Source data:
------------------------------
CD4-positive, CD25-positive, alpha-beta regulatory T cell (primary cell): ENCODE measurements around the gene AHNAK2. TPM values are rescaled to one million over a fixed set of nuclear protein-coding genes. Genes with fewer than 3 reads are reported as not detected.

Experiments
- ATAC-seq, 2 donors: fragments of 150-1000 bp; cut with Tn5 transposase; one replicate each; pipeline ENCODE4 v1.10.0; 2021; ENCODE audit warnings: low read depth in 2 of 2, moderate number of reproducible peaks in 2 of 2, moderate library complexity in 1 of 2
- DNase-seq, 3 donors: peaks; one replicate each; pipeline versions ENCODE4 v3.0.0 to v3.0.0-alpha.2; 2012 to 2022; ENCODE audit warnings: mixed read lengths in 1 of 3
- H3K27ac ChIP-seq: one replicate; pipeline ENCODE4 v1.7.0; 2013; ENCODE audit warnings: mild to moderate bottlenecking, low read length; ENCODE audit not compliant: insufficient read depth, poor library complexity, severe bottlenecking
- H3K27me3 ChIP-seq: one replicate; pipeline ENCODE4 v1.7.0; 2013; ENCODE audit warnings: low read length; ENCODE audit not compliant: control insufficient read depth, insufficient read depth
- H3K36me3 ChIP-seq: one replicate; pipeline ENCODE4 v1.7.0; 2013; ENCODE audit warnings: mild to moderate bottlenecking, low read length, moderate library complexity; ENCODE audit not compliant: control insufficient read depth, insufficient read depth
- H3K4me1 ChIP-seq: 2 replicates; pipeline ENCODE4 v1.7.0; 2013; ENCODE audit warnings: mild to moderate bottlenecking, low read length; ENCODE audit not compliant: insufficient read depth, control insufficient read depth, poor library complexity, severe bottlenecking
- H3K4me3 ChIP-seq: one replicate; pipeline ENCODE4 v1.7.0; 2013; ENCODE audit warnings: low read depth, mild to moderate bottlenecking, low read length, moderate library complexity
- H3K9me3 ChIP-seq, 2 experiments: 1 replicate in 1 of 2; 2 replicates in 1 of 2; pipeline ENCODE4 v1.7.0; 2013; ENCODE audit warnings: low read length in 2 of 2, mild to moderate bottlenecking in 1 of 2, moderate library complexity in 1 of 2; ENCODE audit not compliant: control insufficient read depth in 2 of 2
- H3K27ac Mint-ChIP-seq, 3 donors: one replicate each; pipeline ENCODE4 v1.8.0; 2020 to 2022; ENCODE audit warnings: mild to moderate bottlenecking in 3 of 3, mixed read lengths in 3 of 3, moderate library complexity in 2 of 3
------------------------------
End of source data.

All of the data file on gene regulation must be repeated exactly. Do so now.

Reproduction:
CD4-positive, CD25-positive, alpha-beta regulatory T cell (primary cell): ENCODE measurements around the gene AHNAK2. TPM values are rescaled to one million over a fixed set of nuclear protein-coding genes. Genes with fewer than 3 reads are reported as not detected.

Experiments
- ATAC-seq, 2 donors: fragments of 150-1000 bp; cut with Tn5 transposase; one replicate each; pipeline ENCODE4 v1.10.0; 2021; ENCODE audit warnings: low read depth in 2 of 2, moderate number of reproducible peaks in 2 of 2, moderate library complexity in 1 of 2
- DNase-seq, 3 donors: peaks; one replicate each; pipeline versions ENCODE4 v3.0.0 to v3.0.0-alpha.2; 2012 to 2022; ENCODE audit warnings: mixed read lengths in 1 of 3
- H3K27ac ChIP-seq: one replicate; pipeline ENCODE4 v1.7.0; 2013; ENCODE audit warnings: mild to moderate bottlenecking, low read length; ENCODE audit not compliant: insufficient read depth, poor library complexity, severe bottlenecking
- H3K27me3 ChIP-seq: one replicate; pipeline ENCODE4 v1.7.0; 2013; ENCODE audit warnings: low read length; ENCODE audit not compliant: control insufficient read depth, insufficient read depth
- H3K36me3 ChIP-seq: one replicate; pipeline ENCODE4 v1.7.0; 2013; ENCODE audit warnings: mild to moderate bottlenecking, low read length, moderate library complexity; ENCODE audit not compliant: control insufficient read depth, insufficient read depth
- H3K4me1 ChIP-seq: 2 replicates; pipeline ENCODE4 v1.7.0; 2013; ENCODE audit warnings: mild to moderate bottlenecking, low read length; ENCODE audit not compliant: insufficient read depth, control insufficient read depth, poor library complexity, severe bottlenecking
- H3K4me3 ChIP-seq: one replicate; pipeline ENCODE4 v1.7.0; 2013; ENCODE audit warnings: low read depth, mild to moderate bottlenecking, low read length, moderate library complexity
- H3K9me3 ChIP-seq, 2 experiments: 1 replicate in 1 of 2; 2 replicates in 1 of 2; pipeline ENCODE4 v1.7.0; 2013; ENCODE audit warnings: low read length in 2 of 2, mild to moderate bottlenecking in 1 of 2, moderate library complexity in 1 of 2; ENCODE audit not compliant: control insufficient read depth in 2 of 2
- H3K27ac Mint-ChIP-seq, 3 donors: one replicate each; pipeline ENCODE4 v1.8.0; 2020 to 2022; ENCODE audit warnings: mild to moderate bottlenecking in 3 of 3, mixed read lengths in 3 of 3, moderate library complexity in 2 of 3